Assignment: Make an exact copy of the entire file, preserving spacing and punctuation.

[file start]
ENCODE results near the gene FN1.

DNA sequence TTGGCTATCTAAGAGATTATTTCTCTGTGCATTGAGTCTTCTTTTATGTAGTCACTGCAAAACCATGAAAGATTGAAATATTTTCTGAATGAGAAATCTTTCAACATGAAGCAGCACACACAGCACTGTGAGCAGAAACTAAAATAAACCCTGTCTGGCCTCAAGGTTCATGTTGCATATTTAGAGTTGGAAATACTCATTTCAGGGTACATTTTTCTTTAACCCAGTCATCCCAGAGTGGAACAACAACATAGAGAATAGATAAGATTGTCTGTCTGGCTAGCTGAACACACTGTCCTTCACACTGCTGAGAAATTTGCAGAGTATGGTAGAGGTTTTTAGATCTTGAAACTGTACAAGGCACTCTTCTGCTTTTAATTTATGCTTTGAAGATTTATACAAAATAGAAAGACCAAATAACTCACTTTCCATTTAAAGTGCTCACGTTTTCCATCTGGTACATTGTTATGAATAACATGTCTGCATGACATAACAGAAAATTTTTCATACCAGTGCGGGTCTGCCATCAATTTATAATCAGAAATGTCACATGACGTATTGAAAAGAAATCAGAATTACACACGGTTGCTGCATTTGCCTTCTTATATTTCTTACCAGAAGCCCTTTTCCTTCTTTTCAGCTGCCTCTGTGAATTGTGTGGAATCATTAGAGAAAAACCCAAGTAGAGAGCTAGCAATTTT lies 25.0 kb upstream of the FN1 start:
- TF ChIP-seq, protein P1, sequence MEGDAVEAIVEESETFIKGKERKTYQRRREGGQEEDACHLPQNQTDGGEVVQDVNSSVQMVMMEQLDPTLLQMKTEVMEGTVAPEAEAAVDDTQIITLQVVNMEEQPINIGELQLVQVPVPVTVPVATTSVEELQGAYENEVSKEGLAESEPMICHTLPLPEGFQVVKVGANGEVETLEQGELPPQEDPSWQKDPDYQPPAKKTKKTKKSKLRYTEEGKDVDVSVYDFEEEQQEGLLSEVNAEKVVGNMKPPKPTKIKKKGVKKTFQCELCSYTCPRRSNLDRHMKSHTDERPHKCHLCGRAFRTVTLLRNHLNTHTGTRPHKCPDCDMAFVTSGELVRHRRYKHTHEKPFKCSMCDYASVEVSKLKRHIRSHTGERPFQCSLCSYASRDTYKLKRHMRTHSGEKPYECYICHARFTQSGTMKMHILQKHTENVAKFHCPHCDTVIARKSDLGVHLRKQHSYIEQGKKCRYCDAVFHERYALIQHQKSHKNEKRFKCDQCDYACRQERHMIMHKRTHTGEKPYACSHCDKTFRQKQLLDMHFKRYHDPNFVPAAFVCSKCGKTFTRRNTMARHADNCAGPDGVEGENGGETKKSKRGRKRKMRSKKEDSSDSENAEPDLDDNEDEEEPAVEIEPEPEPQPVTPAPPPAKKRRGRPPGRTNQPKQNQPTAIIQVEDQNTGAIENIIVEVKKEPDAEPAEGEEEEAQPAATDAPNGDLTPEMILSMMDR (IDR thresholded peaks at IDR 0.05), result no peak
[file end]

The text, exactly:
ENCODE results near the gene FN1.

DNA sequence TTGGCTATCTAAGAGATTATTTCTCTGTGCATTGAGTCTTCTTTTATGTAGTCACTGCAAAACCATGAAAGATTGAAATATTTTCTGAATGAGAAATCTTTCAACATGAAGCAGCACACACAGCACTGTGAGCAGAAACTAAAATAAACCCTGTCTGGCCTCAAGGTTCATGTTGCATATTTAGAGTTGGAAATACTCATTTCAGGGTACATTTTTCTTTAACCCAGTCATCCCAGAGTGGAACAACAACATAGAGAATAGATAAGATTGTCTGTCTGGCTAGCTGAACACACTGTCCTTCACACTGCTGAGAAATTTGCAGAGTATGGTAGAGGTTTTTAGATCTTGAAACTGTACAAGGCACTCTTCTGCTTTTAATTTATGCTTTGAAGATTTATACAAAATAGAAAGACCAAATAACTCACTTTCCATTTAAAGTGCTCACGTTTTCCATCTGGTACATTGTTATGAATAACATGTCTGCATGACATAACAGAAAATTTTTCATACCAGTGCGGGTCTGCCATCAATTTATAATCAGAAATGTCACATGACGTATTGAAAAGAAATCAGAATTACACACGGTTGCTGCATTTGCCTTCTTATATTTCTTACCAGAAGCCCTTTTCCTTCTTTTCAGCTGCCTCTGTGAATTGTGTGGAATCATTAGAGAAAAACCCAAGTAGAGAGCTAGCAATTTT lies 25.0 kb upstream of the FN1 start:
- TF ChIP-seq, protein P1, sequence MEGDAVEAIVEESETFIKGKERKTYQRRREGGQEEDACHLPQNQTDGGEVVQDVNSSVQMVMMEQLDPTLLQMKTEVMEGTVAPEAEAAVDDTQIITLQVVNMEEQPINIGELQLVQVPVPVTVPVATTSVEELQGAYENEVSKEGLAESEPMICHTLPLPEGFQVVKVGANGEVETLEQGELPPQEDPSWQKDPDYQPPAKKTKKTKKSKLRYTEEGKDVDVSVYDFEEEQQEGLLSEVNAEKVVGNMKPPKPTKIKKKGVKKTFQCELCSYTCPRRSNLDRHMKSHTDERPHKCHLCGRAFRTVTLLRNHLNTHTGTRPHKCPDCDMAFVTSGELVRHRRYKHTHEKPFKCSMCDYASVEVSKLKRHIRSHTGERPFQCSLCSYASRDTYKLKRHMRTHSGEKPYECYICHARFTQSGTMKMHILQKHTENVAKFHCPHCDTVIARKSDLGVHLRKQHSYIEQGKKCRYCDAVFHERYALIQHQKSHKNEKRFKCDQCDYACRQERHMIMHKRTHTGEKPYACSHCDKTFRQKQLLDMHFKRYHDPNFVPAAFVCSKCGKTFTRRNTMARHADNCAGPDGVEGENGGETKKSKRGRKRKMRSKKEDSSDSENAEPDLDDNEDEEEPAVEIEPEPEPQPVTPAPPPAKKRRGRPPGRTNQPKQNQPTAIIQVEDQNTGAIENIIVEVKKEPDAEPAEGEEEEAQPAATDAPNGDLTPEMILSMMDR (IDR thresholded peaks at IDR 0.05), result no peak